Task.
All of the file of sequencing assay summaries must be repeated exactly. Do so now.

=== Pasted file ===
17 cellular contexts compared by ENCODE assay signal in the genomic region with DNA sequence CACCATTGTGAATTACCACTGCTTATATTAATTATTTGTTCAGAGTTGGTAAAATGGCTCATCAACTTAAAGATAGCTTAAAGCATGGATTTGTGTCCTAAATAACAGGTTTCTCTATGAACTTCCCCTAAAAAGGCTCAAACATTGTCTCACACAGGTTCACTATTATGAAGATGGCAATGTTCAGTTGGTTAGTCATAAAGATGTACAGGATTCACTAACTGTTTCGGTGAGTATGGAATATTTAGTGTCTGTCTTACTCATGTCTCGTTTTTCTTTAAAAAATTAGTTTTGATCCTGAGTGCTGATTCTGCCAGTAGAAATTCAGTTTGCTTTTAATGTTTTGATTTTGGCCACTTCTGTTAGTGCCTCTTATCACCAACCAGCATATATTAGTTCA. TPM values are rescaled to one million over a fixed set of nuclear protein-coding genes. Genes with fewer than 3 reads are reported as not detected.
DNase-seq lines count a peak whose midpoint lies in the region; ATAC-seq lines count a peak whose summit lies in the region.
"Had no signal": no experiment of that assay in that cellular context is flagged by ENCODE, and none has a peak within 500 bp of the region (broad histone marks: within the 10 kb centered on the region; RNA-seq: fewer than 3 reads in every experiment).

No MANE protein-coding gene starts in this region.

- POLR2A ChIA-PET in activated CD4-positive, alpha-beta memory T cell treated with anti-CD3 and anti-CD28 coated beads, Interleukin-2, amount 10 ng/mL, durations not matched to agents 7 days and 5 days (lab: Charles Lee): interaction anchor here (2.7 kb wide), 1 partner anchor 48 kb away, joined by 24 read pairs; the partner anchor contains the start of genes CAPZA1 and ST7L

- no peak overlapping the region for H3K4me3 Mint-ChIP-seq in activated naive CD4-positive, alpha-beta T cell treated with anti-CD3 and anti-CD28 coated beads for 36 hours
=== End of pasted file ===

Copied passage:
17 cellular contexts compared by ENCODE assay signal in the genomic region with DNA sequence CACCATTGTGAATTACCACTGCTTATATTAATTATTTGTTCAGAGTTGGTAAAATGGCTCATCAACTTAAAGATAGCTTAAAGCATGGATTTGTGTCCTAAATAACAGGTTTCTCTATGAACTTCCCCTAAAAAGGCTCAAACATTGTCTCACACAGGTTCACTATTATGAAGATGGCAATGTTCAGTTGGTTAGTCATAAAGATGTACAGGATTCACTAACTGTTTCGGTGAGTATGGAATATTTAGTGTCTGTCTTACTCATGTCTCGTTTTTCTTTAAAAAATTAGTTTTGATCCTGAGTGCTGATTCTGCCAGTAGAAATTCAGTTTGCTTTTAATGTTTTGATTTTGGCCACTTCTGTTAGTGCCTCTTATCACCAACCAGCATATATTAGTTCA. TPM values are rescaled to one million over a fixed set of nuclear protein-coding genes. Genes with fewer than 3 reads are reported as not detected.
DNase-seq lines count a peak whose midpoint lies in the region; ATAC-seq lines count a peak whose summit lies in the region.
"Had no signal": no experiment of that assay in that cellular context is flagged by ENCODE, and none has a peak within 500 bp of the region (broad histone marks: within the 10 kb centered on the region; RNA-seq: fewer than 3 reads in every experiment).

No MANE protein-coding gene starts in this region.

- POLR2A ChIA-PET in activated CD4-positive, alpha-beta memory T cell treated with anti-CD3 and anti-CD28 coated beads, Interleukin-2, amount 10 ng/mL, durations not matched to agents 7 days and 5 days (lab: Charles Lee): interaction anchor here (2.7 kb wide), 1 partner anchor 48 kb away, joined by 24 read pairs; the partner anchor contains the start of genes CAPZA1 and ST7L

- no peak overlapping the region for H3K4me3 Mint-ChIP-seq in activated naive CD4-positive, alpha-beta T cell treated with anti-CD3 and anti-CD28 coated beads for 36 hours